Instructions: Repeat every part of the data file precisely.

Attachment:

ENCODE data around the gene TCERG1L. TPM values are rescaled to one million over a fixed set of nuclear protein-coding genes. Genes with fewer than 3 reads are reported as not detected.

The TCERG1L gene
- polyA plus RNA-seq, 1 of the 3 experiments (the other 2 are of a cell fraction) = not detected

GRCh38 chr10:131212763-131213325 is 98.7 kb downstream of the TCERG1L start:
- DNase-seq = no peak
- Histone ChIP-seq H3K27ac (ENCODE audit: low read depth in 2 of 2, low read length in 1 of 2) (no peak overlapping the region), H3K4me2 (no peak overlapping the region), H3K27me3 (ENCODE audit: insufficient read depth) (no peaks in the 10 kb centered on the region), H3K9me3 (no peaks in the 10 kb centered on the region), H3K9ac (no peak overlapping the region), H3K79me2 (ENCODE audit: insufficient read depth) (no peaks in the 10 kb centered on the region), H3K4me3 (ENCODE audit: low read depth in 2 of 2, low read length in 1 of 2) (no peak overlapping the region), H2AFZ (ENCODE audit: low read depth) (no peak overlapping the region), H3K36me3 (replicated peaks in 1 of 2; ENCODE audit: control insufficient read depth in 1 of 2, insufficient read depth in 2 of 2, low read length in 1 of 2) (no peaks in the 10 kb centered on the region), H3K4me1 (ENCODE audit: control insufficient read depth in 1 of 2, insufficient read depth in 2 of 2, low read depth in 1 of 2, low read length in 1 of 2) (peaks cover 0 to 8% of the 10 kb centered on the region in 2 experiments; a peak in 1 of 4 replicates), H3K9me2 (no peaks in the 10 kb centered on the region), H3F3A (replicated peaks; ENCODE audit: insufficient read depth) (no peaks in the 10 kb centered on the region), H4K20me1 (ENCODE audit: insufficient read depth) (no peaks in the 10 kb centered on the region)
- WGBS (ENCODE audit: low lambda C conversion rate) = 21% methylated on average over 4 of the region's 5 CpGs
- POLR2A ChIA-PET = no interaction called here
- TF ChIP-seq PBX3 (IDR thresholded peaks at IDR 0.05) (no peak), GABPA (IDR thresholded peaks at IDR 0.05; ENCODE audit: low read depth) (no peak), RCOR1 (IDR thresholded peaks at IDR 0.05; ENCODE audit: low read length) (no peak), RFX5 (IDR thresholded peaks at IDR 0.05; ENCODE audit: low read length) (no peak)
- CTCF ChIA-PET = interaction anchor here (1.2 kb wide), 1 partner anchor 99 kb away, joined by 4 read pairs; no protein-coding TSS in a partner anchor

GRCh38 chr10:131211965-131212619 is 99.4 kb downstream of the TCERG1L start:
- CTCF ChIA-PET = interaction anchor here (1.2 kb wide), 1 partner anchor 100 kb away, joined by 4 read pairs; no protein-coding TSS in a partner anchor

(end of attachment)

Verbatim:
ENCODE data around the gene TCERG1L. TPM values are rescaled to one million over a fixed set of nuclear protein-coding genes. Genes with fewer than 3 reads are reported as not detected.

The TCERG1L gene
- polyA plus RNA-seq, 1 of the 3 experiments (the other 2 are of a cell fraction) = not detected

GRCh38 chr10:131212763-131213325 is 98.7 kb downstream of the TCERG1L start:
- DNase-seq = no peak
- Histone ChIP-seq H3K27ac (ENCODE audit: low read depth in 2 of 2, low read length in 1 of 2) (no peak overlapping the region), H3K4me2 (no peak overlapping the region), H3K27me3 (ENCODE audit: insufficient read depth) (no peaks in the 10 kb centered on the region), H3K9me3 (no peaks in the 10 kb centered on the region), H3K9ac (no peak overlapping the region), H3K79me2 (ENCODE audit: insufficient read depth) (no peaks in the 10 kb centered on the region), H3K4me3 (ENCODE audit: low read depth in 2 of 2, low read length in 1 of 2) (no peak overlapping the region), H2AFZ (ENCODE audit: low read depth) (no peak overlapping the region), H3K36me3 (replicated peaks in 1 of 2; ENCODE audit: control insufficient read depth in 1 of 2, insufficient read depth in 2 of 2, low read length in 1 of 2) (no peaks in the 10 kb centered on the region), H3K4me1 (ENCODE audit: control insufficient read depth in 1 of 2, insufficient read depth in 2 of 2, low read depth in 1 of 2, low read length in 1 of 2) (peaks cover 0 to 8% of the 10 kb centered on the region in 2 experiments; a peak in 1 of 4 replicates), H3K9me2 (no peaks in the 10 kb centered on the region), H3F3A (replicated peaks; ENCODE audit: insufficient read depth) (no peaks in the 10 kb centered on the region), H4K20me1 (ENCODE audit: insufficient read depth) (no peaks in the 10 kb centered on the region)
- WGBS (ENCODE audit: low lambda C conversion rate) = 21% methylated on average over 4 of the region's 5 CpGs
- POLR2A ChIA-PET = no interaction called here
- TF ChIP-seq PBX3 (IDR thresholded peaks at IDR 0.05) (no peak), GABPA (IDR thresholded peaks at IDR 0.05; ENCODE audit: low read depth) (no peak), RCOR1 (IDR thresholded peaks at IDR 0.05; ENCODE audit: low read length) (no peak), RFX5 (IDR thresholded peaks at IDR 0.05; ENCODE audit: low read length) (no peak)
- CTCF ChIA-PET = interaction anchor here (1.2 kb wide), 1 partner anchor 99 kb away, joined by 4 read pairs; no protein-coding TSS in a partner anchor

GRCh38 chr10:131211965-131212619 is 99.4 kb downstream of the TCERG1L start:
- CTCF ChIA-PET = interaction anchor here (1.2 kb wide), 1 partner anchor 100 kb away, joined by 4 read pairs; no protein-coding TSS in a partner anchor